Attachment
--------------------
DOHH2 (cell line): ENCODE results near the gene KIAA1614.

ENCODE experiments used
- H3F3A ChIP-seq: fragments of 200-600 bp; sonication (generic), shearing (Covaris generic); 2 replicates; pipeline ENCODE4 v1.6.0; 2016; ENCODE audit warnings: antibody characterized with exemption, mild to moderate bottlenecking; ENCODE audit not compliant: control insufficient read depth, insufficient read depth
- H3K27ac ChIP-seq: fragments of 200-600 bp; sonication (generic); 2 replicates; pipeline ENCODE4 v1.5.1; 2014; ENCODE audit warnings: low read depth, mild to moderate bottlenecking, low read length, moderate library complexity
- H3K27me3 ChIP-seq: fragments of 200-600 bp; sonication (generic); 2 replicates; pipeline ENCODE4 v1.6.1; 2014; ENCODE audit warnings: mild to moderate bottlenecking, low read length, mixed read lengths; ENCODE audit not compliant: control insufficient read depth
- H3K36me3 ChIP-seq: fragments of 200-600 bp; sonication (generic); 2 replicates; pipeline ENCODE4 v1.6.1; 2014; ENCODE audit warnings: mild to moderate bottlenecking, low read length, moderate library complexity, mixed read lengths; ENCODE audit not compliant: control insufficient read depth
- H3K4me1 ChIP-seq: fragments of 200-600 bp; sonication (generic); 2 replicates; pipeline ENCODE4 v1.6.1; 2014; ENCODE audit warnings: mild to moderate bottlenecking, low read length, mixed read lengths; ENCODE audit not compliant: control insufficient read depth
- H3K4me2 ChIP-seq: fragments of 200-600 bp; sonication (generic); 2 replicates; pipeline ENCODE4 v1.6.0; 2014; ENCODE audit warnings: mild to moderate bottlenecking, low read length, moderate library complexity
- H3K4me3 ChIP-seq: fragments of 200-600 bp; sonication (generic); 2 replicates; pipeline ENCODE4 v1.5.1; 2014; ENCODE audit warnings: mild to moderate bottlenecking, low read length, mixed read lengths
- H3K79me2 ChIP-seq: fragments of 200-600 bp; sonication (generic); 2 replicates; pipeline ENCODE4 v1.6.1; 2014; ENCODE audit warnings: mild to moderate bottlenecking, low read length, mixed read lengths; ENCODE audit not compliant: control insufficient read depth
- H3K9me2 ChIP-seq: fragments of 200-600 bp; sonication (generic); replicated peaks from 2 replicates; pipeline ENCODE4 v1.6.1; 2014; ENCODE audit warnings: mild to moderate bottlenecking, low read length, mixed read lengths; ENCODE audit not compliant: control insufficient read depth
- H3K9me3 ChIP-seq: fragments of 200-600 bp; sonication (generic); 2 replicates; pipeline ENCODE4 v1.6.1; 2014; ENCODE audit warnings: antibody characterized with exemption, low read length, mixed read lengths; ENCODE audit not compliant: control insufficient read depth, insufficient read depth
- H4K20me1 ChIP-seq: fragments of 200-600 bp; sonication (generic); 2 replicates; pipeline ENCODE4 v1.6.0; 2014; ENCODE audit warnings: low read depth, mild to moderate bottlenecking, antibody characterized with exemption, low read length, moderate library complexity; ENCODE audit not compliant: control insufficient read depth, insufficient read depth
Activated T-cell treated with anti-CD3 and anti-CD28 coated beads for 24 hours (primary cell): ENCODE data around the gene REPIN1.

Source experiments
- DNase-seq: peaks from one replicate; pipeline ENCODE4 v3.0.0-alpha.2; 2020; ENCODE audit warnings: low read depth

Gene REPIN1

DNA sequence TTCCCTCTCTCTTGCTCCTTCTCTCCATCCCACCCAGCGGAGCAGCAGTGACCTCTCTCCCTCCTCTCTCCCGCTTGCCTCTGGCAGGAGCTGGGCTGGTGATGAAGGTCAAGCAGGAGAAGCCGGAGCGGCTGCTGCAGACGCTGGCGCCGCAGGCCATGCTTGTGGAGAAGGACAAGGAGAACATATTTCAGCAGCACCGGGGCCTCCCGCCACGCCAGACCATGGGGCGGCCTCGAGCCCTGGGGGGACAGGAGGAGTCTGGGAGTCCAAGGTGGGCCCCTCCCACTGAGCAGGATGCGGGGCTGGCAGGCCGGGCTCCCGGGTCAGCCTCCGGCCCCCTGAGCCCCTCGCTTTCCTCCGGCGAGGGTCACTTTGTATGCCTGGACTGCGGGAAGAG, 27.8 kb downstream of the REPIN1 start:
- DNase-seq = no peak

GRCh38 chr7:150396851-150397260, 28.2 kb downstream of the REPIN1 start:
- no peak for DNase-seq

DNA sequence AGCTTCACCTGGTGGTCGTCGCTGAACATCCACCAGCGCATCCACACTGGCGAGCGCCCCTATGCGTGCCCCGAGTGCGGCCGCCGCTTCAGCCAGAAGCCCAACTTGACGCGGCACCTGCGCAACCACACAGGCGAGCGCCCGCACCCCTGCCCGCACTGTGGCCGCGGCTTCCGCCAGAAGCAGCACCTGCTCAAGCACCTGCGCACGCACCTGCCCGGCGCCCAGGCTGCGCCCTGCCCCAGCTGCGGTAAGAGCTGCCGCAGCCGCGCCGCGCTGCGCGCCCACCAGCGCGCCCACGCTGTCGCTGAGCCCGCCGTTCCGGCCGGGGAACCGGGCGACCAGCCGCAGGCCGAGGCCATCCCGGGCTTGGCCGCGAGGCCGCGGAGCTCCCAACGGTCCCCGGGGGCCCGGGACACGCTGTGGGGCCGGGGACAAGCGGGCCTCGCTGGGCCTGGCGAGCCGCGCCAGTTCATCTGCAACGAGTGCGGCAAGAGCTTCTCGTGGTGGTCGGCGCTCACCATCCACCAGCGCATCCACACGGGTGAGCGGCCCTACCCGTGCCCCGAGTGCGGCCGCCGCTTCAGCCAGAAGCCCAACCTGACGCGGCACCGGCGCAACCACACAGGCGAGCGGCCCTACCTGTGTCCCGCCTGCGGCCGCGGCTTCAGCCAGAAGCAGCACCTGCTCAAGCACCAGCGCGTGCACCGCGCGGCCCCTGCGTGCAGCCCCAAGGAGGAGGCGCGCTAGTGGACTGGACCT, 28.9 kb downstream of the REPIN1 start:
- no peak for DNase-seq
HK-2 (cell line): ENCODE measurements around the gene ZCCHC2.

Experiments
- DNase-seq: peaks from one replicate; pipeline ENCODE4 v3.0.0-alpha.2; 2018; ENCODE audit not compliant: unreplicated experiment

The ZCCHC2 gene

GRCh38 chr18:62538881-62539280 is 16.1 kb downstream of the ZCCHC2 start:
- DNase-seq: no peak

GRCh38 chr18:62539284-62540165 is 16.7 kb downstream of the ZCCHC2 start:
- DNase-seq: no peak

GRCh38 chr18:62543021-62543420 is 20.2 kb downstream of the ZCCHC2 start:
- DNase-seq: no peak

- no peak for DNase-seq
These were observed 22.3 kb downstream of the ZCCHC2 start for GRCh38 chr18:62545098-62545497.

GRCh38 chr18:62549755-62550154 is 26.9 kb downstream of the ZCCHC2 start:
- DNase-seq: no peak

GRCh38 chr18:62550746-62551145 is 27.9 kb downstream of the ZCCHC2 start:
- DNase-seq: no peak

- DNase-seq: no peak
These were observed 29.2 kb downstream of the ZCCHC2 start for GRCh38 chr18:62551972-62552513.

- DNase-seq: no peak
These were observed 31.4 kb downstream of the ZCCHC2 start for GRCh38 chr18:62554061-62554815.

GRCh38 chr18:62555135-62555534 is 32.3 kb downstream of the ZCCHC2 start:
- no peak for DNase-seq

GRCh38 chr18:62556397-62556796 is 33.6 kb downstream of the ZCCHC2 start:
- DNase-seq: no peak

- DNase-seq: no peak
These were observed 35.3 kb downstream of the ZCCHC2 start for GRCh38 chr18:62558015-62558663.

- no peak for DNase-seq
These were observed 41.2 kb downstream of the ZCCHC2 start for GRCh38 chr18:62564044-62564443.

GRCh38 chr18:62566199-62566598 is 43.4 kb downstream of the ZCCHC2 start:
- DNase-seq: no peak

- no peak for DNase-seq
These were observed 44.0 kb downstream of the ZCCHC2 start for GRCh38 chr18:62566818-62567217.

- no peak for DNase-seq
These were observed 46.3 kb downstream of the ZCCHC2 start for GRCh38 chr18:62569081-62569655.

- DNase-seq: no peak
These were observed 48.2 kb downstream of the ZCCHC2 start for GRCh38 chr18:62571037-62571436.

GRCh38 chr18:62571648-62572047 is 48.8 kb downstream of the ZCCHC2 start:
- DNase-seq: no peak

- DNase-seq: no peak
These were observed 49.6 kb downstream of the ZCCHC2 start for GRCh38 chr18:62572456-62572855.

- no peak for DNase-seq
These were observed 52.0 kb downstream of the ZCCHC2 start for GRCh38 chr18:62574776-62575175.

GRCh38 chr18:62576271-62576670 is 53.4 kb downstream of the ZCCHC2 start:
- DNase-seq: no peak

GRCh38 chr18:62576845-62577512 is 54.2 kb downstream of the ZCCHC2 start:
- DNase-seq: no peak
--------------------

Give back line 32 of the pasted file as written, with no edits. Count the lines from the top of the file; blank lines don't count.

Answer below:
GRCh38 chr18:62543021-62543420 is 20.2 kb downstream of the ZCCHC2 start: